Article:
23 September marks a very important event that celebrates Sign Language, promoting a message of support and information for hearing-impaired and deaf people.
Sign language is a true method of communication consisting of precise hand movements and gestures which transmit a real alphabet.
In the world, there are around two hundred sign languages and thus there is a demand for experts who can communicate in them.
In Italy, the sign language used is LIS, in America there is ASL, in Brazil LIBRA, and so on around the world.
Over time, an international sign language, known as Signuno, was created, although it never really became established because each national sign language is so unique.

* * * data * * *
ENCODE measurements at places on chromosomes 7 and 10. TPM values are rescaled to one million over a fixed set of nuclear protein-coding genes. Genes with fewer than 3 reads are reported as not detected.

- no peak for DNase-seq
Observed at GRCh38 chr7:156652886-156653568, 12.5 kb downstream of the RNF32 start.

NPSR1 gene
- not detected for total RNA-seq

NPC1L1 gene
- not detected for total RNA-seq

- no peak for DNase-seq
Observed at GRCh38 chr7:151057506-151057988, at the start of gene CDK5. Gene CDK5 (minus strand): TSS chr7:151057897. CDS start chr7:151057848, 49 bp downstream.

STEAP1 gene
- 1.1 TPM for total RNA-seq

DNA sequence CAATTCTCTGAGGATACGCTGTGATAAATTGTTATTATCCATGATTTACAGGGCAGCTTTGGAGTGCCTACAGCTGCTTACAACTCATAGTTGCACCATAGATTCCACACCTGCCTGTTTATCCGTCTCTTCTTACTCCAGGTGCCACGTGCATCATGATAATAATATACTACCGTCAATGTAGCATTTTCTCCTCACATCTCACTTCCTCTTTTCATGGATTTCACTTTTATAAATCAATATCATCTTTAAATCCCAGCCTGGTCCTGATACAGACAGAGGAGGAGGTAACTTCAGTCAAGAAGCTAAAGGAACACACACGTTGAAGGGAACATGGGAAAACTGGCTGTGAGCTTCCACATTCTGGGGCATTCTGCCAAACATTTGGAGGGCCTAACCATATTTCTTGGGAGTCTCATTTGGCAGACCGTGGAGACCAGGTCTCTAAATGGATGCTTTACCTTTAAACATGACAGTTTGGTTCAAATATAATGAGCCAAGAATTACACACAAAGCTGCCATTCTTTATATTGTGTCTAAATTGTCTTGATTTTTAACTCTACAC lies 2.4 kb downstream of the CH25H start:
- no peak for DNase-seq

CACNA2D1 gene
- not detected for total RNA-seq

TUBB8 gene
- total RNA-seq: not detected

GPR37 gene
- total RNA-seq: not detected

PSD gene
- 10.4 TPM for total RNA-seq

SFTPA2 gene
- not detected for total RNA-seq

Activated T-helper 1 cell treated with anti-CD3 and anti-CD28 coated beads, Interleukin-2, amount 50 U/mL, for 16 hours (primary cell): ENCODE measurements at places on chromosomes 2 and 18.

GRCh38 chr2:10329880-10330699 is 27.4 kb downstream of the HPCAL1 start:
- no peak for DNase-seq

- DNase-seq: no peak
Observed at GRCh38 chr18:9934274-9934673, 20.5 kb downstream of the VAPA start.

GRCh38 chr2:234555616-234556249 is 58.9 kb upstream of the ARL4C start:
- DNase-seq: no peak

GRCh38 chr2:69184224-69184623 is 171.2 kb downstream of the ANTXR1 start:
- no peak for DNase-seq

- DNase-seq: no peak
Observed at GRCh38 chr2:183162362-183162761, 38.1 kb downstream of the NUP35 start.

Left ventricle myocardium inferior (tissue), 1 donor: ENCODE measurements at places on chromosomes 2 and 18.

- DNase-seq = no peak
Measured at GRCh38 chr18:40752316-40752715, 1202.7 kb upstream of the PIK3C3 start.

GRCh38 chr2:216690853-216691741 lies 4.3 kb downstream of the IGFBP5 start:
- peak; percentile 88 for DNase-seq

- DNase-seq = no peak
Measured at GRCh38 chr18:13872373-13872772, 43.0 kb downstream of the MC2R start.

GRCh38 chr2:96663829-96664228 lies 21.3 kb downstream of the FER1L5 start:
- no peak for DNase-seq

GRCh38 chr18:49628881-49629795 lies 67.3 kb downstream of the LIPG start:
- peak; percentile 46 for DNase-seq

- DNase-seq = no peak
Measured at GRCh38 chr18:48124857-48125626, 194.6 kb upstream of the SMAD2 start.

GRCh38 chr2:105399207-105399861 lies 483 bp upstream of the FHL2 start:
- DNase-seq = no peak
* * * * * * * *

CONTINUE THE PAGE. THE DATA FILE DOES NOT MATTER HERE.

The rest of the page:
Within this scenario, an interpreter is faced with a number of difficulties. Firstly, LIS has an alphabet that represents entire words with signs, while in America each noun is subdivided in a different way to make up the single word. Secondly, sign languages are not interchangeable due to differences in grammar and dynamics of expression.
This is why interpreters are usually themselves individuals with hearing/speech impairment or have parents in this situation: they are the only people with a mother tongue level of sign language.
In some cases, more than one interpreter may be necessary, with different abilities, skills and knowledge, in order to guarantee effective and efficient communication. This is because, as with any other language, sign language interpreters may be specialised in some areas but not others.